The wels catfish, the opportunistic and voracious predator that came from central Europe

Being 2.5 m long and weighting up to 130 kg, the wels catfish (Silurus glanis) is one of the most invasive exotic species in our rivers. This fish, without demanding high water quality, came from central Europe to the Iberian Peninsula in the seventies and it hasn’t left ever since. Being able to live more than 25 years and laying up to 30,000 eggs in every reproductive cycle, this fish represents a large-scale economic and ecological challenge in more than 16 countries outside its natural range.

The spread of the wels catfish

Out of all the invasive species threatening Spain’s wildlife, one of the most damaging ones is the wels catfish, a huge freshwater fish that has taken over Spain’s river ecosystems in just a few years. Experts are warning of the potential for devastation of this species and are urging to take action to stop its rapid spread.

Its anthropogenic introduction was motivated by the interest in practicing sport fishing in the rivers and reservoirs of the Iberian Peninsula. It was detected in the Ebro basin, from where it spread across those of the Duero, Tajo and Xúquer. Nowadays it’s included in the List of Invasive Species of the Ministry for the Ecological Transition.

Opportunistic, voracious and aggressive, young individuals devour plankton from the water column, but in their adult stage they eat fish, amphibians, mammals and even waterfowl, placing themselves at the top of the food web. It prefers slow, turbid, deep, soft-bottomed waters, such as those found in dammed areas, holding a surprising density; in the Belver reservoir, in Portugal, there can be up to 3,000 wels catfish individuals, two for every meter of river.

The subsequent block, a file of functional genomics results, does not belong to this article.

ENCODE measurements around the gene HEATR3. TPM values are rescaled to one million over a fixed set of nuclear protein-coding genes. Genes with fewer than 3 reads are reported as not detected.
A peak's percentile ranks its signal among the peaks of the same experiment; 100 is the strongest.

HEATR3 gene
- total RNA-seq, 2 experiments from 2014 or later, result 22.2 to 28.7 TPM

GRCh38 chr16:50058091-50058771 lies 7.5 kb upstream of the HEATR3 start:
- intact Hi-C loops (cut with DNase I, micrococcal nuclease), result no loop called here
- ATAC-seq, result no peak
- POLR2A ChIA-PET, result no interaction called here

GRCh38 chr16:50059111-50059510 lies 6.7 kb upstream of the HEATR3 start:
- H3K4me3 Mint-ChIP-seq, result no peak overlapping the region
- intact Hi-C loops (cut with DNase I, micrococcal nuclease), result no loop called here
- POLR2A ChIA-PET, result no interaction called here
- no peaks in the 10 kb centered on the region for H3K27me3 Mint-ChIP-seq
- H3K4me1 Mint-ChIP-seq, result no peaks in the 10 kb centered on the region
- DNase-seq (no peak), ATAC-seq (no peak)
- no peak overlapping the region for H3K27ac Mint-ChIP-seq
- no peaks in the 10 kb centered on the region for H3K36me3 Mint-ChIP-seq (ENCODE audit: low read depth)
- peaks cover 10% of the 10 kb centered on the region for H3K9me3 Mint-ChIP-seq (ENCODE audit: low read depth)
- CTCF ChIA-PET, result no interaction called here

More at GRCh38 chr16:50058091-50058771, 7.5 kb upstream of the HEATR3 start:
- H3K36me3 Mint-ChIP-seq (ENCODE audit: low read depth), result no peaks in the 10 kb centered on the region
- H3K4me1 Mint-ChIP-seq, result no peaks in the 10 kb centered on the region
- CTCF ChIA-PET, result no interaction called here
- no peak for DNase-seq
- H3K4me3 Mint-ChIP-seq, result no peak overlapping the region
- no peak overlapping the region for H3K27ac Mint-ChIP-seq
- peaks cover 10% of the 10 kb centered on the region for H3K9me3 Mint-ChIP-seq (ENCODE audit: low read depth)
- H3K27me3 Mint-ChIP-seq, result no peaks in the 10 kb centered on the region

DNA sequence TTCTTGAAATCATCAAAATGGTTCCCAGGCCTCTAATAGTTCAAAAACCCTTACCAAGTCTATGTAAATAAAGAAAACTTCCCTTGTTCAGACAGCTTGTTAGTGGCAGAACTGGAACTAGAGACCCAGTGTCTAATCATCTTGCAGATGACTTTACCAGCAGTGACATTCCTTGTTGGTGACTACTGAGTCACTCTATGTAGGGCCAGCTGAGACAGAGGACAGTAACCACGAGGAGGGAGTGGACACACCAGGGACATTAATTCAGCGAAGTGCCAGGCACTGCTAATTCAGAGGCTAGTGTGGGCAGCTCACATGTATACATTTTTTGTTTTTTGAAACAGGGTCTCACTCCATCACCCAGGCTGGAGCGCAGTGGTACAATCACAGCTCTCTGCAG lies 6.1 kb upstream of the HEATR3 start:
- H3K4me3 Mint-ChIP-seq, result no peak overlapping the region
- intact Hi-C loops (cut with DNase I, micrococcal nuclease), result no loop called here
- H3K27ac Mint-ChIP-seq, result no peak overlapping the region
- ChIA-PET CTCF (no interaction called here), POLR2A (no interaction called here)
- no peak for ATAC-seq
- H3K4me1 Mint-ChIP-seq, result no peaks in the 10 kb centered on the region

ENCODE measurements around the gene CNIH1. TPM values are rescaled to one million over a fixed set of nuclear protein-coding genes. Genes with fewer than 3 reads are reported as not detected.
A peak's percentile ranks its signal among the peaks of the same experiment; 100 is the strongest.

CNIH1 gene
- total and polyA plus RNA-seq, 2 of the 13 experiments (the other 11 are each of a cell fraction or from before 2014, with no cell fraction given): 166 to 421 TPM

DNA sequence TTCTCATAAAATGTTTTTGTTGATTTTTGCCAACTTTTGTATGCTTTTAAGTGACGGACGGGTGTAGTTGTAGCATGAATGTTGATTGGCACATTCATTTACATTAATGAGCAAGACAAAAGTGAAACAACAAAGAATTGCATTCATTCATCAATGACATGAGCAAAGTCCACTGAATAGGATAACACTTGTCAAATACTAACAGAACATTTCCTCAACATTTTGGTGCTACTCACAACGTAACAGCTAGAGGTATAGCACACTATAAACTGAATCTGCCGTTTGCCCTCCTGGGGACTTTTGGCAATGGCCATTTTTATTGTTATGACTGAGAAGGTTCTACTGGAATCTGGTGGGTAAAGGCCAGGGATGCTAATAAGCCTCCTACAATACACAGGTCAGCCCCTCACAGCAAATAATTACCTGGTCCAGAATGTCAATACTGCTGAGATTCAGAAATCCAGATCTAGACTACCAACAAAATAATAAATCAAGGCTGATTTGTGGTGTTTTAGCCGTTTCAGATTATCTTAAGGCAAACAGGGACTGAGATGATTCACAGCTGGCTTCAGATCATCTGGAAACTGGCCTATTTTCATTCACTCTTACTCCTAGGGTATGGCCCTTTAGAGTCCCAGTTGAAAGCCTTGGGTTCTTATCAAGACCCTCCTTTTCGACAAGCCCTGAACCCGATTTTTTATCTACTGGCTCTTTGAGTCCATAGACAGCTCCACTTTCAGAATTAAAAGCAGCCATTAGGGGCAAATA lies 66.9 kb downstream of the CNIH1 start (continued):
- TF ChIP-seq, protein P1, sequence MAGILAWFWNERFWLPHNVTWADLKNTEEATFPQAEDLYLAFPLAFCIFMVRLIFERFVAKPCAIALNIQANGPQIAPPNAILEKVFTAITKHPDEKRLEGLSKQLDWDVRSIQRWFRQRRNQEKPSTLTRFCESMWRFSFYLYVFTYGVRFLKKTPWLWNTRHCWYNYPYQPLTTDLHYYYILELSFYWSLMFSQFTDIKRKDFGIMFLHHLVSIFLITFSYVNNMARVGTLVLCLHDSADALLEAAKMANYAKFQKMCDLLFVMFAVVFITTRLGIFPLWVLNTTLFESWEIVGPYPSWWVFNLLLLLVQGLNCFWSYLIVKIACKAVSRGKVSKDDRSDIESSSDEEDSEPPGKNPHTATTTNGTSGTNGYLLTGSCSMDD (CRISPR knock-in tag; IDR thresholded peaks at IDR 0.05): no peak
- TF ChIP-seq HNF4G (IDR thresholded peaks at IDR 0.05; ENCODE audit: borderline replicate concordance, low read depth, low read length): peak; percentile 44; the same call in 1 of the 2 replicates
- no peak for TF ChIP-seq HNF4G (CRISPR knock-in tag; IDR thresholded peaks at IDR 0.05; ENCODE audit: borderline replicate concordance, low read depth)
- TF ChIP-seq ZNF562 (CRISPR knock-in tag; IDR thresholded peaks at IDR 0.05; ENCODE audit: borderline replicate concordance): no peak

Wels catfish introduction in reservoirs and rivers is associated with the release of other invasive fish they eat, such as common bleaks or pumpkinseeds, multiplying their negative impact on ecosystems and their balance. These species also play a role in the introduction of non-indigenous pathogens, of which they’re carriers, and, as predators of indigenous species relevant to the ecosystem and fishing activities, cause a socio-economic impact.

Follow me on Instagram!

Follow me on twitter!

Latest posts

Si continues navegant per aquest lloc web, acceptes utilitzar les galetes. Més informació.

La configuració de les galetes d'aquesta web està definida com a "permet galetes" per poder oferir-te una millor experiència de navegació. Si continues utilitzant aquest lloc web sense canviar la configuració de galetes o bé cliques a "Acceptar" entendrem que hi estàs d'acord.